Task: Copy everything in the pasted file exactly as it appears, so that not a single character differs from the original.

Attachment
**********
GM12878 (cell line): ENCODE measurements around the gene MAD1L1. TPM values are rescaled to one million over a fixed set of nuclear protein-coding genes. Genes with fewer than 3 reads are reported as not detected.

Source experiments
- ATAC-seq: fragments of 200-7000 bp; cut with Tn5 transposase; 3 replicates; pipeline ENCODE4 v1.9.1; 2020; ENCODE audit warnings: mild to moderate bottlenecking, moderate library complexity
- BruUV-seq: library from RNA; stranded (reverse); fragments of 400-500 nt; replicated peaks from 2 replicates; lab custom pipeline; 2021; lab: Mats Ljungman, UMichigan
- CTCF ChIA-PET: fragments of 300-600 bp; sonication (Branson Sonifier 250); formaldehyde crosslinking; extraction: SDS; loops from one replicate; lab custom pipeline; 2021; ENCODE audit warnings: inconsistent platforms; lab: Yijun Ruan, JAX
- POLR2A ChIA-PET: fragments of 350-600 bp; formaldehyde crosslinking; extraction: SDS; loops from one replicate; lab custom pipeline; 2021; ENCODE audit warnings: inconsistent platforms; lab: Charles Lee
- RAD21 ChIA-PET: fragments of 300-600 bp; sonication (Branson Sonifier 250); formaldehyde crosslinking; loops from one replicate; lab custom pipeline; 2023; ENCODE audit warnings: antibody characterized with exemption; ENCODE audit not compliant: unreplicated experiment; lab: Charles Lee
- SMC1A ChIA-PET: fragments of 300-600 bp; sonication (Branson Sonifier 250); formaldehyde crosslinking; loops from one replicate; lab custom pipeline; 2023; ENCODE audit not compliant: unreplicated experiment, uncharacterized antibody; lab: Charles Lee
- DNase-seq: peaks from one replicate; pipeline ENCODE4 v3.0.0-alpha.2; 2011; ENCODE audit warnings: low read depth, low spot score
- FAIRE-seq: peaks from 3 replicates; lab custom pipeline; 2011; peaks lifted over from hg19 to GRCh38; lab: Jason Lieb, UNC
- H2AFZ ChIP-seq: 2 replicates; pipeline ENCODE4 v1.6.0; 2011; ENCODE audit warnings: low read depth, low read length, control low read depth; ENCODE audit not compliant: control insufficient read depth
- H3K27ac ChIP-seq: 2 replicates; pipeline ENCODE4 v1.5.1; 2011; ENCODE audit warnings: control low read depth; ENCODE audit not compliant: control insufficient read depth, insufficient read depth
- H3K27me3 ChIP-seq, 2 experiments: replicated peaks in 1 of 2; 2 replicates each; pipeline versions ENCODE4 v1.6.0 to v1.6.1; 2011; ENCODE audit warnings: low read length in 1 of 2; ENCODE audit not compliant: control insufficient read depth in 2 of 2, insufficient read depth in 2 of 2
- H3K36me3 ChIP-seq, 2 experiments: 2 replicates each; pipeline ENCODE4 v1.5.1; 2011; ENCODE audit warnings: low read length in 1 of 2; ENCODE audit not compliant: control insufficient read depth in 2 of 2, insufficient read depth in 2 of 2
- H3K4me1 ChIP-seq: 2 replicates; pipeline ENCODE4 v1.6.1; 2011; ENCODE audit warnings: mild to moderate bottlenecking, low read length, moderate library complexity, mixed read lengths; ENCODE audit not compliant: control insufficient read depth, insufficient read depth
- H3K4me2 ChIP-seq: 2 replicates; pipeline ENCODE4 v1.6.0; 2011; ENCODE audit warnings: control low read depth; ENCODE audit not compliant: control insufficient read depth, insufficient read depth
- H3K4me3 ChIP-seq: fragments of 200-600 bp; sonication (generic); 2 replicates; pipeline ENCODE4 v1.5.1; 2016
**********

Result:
GM12878 (cell line): ENCODE measurements around the gene MAD1L1. TPM values are rescaled to one million over a fixed set of nuclear protein-coding genes. Genes with fewer than 3 reads are reported as not detected.

Source experiments
- ATAC-seq: fragments of 200-7000 bp; cut with Tn5 transposase; 3 replicates; pipeline ENCODE4 v1.9.1; 2020; ENCODE audit warnings: mild to moderate bottlenecking, moderate library complexity
- BruUV-seq: library from RNA; stranded (reverse); fragments of 400-500 nt; replicated peaks from 2 replicates; lab custom pipeline; 2021; lab: Mats Ljungman, UMichigan
- CTCF ChIA-PET: fragments of 300-600 bp; sonication (Branson Sonifier 250); formaldehyde crosslinking; extraction: SDS; loops from one replicate; lab custom pipeline; 2021; ENCODE audit warnings: inconsistent platforms; lab: Yijun Ruan, JAX
- POLR2A ChIA-PET: fragments of 350-600 bp; formaldehyde crosslinking; extraction: SDS; loops from one replicate; lab custom pipeline; 2021; ENCODE audit warnings: inconsistent platforms; lab: Charles Lee
- RAD21 ChIA-PET: fragments of 300-600 bp; sonication (Branson Sonifier 250); formaldehyde crosslinking; loops from one replicate; lab custom pipeline; 2023; ENCODE audit warnings: antibody characterized with exemption; ENCODE audit not compliant: unreplicated experiment; lab: Charles Lee
- SMC1A ChIA-PET: fragments of 300-600 bp; sonication (Branson Sonifier 250); formaldehyde crosslinking; loops from one replicate; lab custom pipeline; 2023; ENCODE audit not compliant: unreplicated experiment, uncharacterized antibody; lab: Charles Lee
- DNase-seq: peaks from one replicate; pipeline ENCODE4 v3.0.0-alpha.2; 2011; ENCODE audit warnings: low read depth, low spot score
- FAIRE-seq: peaks from 3 replicates; lab custom pipeline; 2011; peaks lifted over from hg19 to GRCh38; lab: Jason Lieb, UNC
- H2AFZ ChIP-seq: 2 replicates; pipeline ENCODE4 v1.6.0; 2011; ENCODE audit warnings: low read depth, low read length, control low read depth; ENCODE audit not compliant: control insufficient read depth
- H3K27ac ChIP-seq: 2 replicates; pipeline ENCODE4 v1.5.1; 2011; ENCODE audit warnings: control low read depth; ENCODE audit not compliant: control insufficient read depth, insufficient read depth
- H3K27me3 ChIP-seq, 2 experiments: replicated peaks in 1 of 2; 2 replicates each; pipeline versions ENCODE4 v1.6.0 to v1.6.1; 2011; ENCODE audit warnings: low read length in 1 of 2; ENCODE audit not compliant: control insufficient read depth in 2 of 2, insufficient read depth in 2 of 2
- H3K36me3 ChIP-seq, 2 experiments: 2 replicates each; pipeline ENCODE4 v1.5.1; 2011; ENCODE audit warnings: low read length in 1 of 2; ENCODE audit not compliant: control insufficient read depth in 2 of 2, insufficient read depth in 2 of 2
- H3K4me1 ChIP-seq: 2 replicates; pipeline ENCODE4 v1.6.1; 2011; ENCODE audit warnings: mild to moderate bottlenecking, low read length, moderate library complexity, mixed read lengths; ENCODE audit not compliant: control insufficient read depth, insufficient read depth
- H3K4me2 ChIP-seq: 2 replicates; pipeline ENCODE4 v1.6.0; 2011; ENCODE audit warnings: control low read depth; ENCODE audit not compliant: control insufficient read depth, insufficient read depth
- H3K4me3 ChIP-seq: fragments of 200-600 bp; sonication (generic); 2 replicates; pipeline ENCODE4 v1.5.1; 2016